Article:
Suicide prevention is one of the most important topics the public can discuss. It’s everyone’s business, and while this week saw individuals and organizations nationwide joining forces to broadcast the message that suicide can be prevented, it is vital that as many people as possible be reached so that they have the necessary tools and resources to support themselves and those around them.

The Los Angeles Department of Mental Health (DMH) reports that each year more than 41,000 Americans commit suicide, yet the tragic event can be prevented if only family and friends can recognize the signs. It is the 10th leading cause of death for Americans. Most people who are considering suicide show some warning signs or signals of their intentions. Recognizing the warning signs can mean the difference between life and death. It is also important to find the words to convey to a troubled soul. The DMH suggests you ask them directly if they are thinking about suicide, and although this approach can be a difficult proposition, being direct can provide an opportunity for the person to open up and discuss their distress.

Vital to ‘reach out’

It is equally important for the concerned party to “reach out” because they are not alone in this drama. If the concerned party becomes familiar with the resources available they can, in turn, let the troubled person know of their concern for wellbeing and desire to extend help.

The DMH reports that many people who contemplate suicide don’t want to die, therefore if counseling and/or treatment resources are introduced to them they often can get through the crisis. The Centers for Disease Control and Prevention (CDC) report that mental illness is the prime cause of more than 90 percent of suicides, with the most common form of mental illness being depression. Untreated mental illness (including depression, bipolar disorder, schizophrenia and others) is the cause for the vast majority of suicides.

Some people are genetically predisposed to depression, and thus they may not appear to be undergoing any negative life experiences, yet still become depressed and may die by their own decision. Many people hear about individuals who commit suicide who never exhibited any symptoms nor did they appear to have any serious personal problems. In these cases, according to the CDC, it is possible that the person had depression that occurred because of a genetic factor.

The negative contributors

It is rare that a person commits suicide because of a singular cause. Some people kill themselves because depression is triggered by several negative life experiences, and the person has never received treatment—or if they have, it was not effective—for their depression. Among the negative life experiences that can lead to suicide are:

—The death of a loved one;

—A divorce, separation or breakup of a relationship;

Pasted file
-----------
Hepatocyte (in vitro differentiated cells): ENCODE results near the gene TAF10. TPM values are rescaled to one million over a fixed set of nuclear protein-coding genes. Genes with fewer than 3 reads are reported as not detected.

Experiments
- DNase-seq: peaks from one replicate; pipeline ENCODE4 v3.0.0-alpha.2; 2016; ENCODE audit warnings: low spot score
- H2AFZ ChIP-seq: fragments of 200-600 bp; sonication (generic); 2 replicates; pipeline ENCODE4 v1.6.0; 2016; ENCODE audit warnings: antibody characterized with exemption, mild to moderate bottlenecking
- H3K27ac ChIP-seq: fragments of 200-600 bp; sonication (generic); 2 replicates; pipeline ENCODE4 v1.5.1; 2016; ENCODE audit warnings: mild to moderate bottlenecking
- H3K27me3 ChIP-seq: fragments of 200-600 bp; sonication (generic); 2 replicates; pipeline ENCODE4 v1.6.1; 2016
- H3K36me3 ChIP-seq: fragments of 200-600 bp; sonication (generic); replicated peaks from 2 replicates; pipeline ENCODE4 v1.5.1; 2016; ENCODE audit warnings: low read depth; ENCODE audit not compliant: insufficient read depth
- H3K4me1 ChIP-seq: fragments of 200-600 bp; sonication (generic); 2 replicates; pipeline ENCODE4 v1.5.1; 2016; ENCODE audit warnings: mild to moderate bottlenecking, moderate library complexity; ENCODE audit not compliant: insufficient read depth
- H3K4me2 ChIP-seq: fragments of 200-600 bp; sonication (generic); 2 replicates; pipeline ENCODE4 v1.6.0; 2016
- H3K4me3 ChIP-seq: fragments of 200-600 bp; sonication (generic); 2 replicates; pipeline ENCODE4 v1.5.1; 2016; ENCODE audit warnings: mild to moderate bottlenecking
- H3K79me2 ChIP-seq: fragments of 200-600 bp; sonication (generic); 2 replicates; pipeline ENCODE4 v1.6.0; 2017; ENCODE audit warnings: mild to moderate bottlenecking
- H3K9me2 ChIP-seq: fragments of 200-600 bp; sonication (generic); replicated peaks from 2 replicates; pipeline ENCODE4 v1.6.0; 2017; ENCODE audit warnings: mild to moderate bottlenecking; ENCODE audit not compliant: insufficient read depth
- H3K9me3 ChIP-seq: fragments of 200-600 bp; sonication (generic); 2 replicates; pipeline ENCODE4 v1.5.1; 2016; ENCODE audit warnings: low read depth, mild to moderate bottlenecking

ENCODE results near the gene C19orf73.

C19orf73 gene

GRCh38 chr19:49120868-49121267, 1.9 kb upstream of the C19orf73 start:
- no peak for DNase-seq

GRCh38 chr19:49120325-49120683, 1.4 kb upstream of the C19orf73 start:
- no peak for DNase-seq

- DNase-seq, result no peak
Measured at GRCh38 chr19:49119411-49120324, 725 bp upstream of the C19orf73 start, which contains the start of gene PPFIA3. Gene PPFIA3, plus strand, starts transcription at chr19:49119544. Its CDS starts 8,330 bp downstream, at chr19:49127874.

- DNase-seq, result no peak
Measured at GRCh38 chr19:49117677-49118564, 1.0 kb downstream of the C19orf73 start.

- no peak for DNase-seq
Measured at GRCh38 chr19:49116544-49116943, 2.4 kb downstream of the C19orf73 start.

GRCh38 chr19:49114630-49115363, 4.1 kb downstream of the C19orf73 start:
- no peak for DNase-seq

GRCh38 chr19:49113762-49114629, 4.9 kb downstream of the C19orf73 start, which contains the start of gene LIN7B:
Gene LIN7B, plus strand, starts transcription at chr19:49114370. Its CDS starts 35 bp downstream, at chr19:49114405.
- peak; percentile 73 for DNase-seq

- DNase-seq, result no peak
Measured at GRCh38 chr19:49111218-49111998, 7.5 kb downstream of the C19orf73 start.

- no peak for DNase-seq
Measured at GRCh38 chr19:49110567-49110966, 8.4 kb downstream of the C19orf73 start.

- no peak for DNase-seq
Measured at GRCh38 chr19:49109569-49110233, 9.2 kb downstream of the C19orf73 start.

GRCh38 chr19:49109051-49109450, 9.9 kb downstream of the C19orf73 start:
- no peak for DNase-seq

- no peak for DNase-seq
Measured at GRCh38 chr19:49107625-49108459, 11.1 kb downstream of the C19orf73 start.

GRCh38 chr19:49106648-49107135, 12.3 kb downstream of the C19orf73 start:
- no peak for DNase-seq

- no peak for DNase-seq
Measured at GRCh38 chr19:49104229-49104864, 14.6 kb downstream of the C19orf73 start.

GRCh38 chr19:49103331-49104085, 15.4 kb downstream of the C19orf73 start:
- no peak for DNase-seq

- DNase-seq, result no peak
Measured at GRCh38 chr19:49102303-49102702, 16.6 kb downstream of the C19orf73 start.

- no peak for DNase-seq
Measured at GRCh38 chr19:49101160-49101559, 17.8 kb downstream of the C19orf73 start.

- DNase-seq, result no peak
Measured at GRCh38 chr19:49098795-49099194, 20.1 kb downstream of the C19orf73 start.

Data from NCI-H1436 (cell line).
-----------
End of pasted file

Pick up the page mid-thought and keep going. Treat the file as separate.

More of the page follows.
—A serious loss, such as loss of a job, house or money;

—A serious illness;

—A serious accident;

—Chronic physical pain;

—Intense emotional pain;

—Loss of hope;

—Being victimized (e.g. domestic violence,

rape, assault, etc.);

—A loved one being victimized (e.g. child

murder, child molestation, kidnapping);

—Physical, verbal and sexual abuse;

—Unresolved past abuse (of any kind).

It will always ‘get better’

Sometimes people feel “trapped” and believe things will “never get better.” Other times an individual believes they’ve been “taken advantage of” or they have difficulty or a specific inability to deal with a perceived “humiliating” situation. They may believe they are a failure (i.e. not living up to his/her high expectations or those of another).

Some depressed people believe they’ll never be “accepted” by family, friends, co-workers or society in general. Disappointments are part of life, but often the person contemplating suicide may lump all of their past “bad luck” into one huge period of despair and decide they can’t go on.

Substance abuse, of course, can go hand-in-hand with low self esteem, and any of the above causes may trigger depression which, if left unaddressed, can result in suicide.

The CDC reported two years ago that the rate of suicide is particularly high for persons ages 15 to 65 years (fourth leading cause of death), with one person taking their life every 12.3 minutes in the United States. Each day, about 117 Americans will take their life and 90 percent of all people who die by suicide will have had a diagnosable psychiatric disorder at the time of their death.

Depression is prime factor

Men reportedly commit suicide at a rate of 3.5 times for every woman who takes her life. However, three times as many women will attempt suicide. In 2014, a reported 494,000 people visited a hospital for injuries due to self-harm behavior, suggesting that about 12 people harm themselves (not necessarily intending to take their lives) for every reported death by suicide.

Again, according to the CDC, it is untreated depression—eventually transforming itself into “major” depression—that is the cause of more than 50 percent of suicides. Depression reportedly affects anywhere from five to eight percent of Americans 18 years and older in any given year. As well, more Americans suffer from depression than coronary heart disease, cancer and HIV/AIDS.

What may be most agonizing for experts in psychiatry is that between 80 and 90 percent of people with depression respond positively to treatment—with almost all patients gaining some relief from their symptoms—but not enough people know where to seek treatment and live daily within a dark abyss of despair.

Robin Kay, acting director of the DMH, says depression can be a ‘silent killer’ long before people take deadly action. It must first be “recognized.”

“[Treatment] begins with eliminating the stigma and discrimination associated with a mental diagnosis,” she said. “We must break stigma and discrimination barriers, while enhancing acceptance, tolerance and social inclusion.” She added that the best way to prevent suicide is through early detection, diagnosis and treatment of depression and other mental health conditions.